After the release of Putin critic Mikhail Khodorkosvky, Germany should reach out to Russia, but also continue addressing deficits such as Russia's lack of independent justice, says Andreas Schockenhoff.
DW: Mr. Schockenhoff, it's been 10 years where virtually nothing has happened and then all of the sudden things move very quickly. What's behind Putin's sudden pardon for Kremlin critic and former oil magnate Mikhail Khodorkovsky?
Andreas Schockenhoff: What's important is that Khodorkovsky has been released. I'm pleased about that, also because of his family situation - his mother is seriously ill. At the same time you have to say a pardon does not replace a fair trial. Khodorkovsky's conviction violated basic legal principles. Therefore we have to continue to criticize this form of politically controlled justice.
Khodorkovsky was convicted in two trials for fraud and forming a criminal organization and was sentenced to several years of imprisonment. Critics say the trials were politically motivated. Is it realistic that he would receive a fair trial?
The charges of the two trials he was faced with up until now contradict each other. But nevertheless, we should reach out to Russia. We want a modern, constitutional, open Russia; a Russia where corruption is finally tackled.
Putin does not seem to be very interested in whether reasons for the verdict are logical or not. Is the release of Khodorkovsky just a goodwill gesture ahead of the Olympic Winter Games in Sochi or could the human rights situation in Russia really improve?
It doesn't matter what the motives are. In any case: we need to seize this occasion to reach out to Russia. It's an opportunity. One shouldn't say 'This is just tactics, this is just superficial.' We need to talk with Russia about how we can solve international issues together like the conflict in Syria or in Iran. To tell them we are ready and that cooperation with Ukraine or with other countries bordering EU member states is not aimed against Russia as perceived by Putin. It's quite the contrary.
Former German Foreign Minister Hans-Dietrich Genscher strongly advocated for Khodorkovsky's release and met him at the airport in Berlin on Friday (20.12.2013). That sounds like a semi-official, almost ceremonial procedure.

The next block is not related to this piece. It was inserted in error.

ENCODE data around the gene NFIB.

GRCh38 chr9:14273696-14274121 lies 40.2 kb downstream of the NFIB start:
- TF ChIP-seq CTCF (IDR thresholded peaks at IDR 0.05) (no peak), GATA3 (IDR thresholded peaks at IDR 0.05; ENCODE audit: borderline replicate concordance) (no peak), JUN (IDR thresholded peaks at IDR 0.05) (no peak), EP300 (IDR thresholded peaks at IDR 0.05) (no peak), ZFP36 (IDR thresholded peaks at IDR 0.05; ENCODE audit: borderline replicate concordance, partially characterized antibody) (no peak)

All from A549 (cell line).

Genscher used to counsel Khodorkosky's lawyers as well which wasn't an official procedure. Genscher is a highly regarded former politician who doesn't hold political office anymore. Insofar - with his experience and without being part of the government - he was in a position where he could mediate.
Looking forward, what consequences will this development have for German-Russian relations?
We are totally unable to predict the impact. It is important for us to reach out to Russia - but to also openly talk about deficits.
With regard to Sochi and Ukraine, German politics take up a different stance, contrary to Russia's positions. Is this the right way?
Contrary to Putin's positions, not contrary to Russia - there are many voices in Russia. It's the right way for Ukraine to be a sovereign and independent country. And we cannot accept that Russia still wants to determine how Ukraine chooses to integrate into Europe, especially because Ukraine's integration into Europe is not aimed against Russia.
Khodorkovsky's case is not a single incident. One could argue that his case partially distracts from the case of environmental activist Yevgeny Vitishko who demonstrated against the environmental impact of construction for the 2014 Sochi Winter Games. A court has now turned his suspended sentence into a prison sentence. What do you make of that?
There are numerous such cases and you have to see that there is no independent justice in Russia. In such cases judges do not decide independently and therefore there are no fair trials. It's an issue for Russia's entire legal system. That's why we have to address the issue of rule of law when speaking with Russia.
Andreas Schockenhoff is a member of German Chancellor Angela Merkel's CDU party and serves as Germany's Commissioner for German-Russian Coordination. It has not been decided yet whether he will continue his position - Germany's new Foreign Minister Frank-Walter Steinmeier (SPD) and Merkel are expected to decide on these matters early next year. In 2012, Schockenhoff initiated a motion in parliament which strongly criticized Moscow's action against opposition members.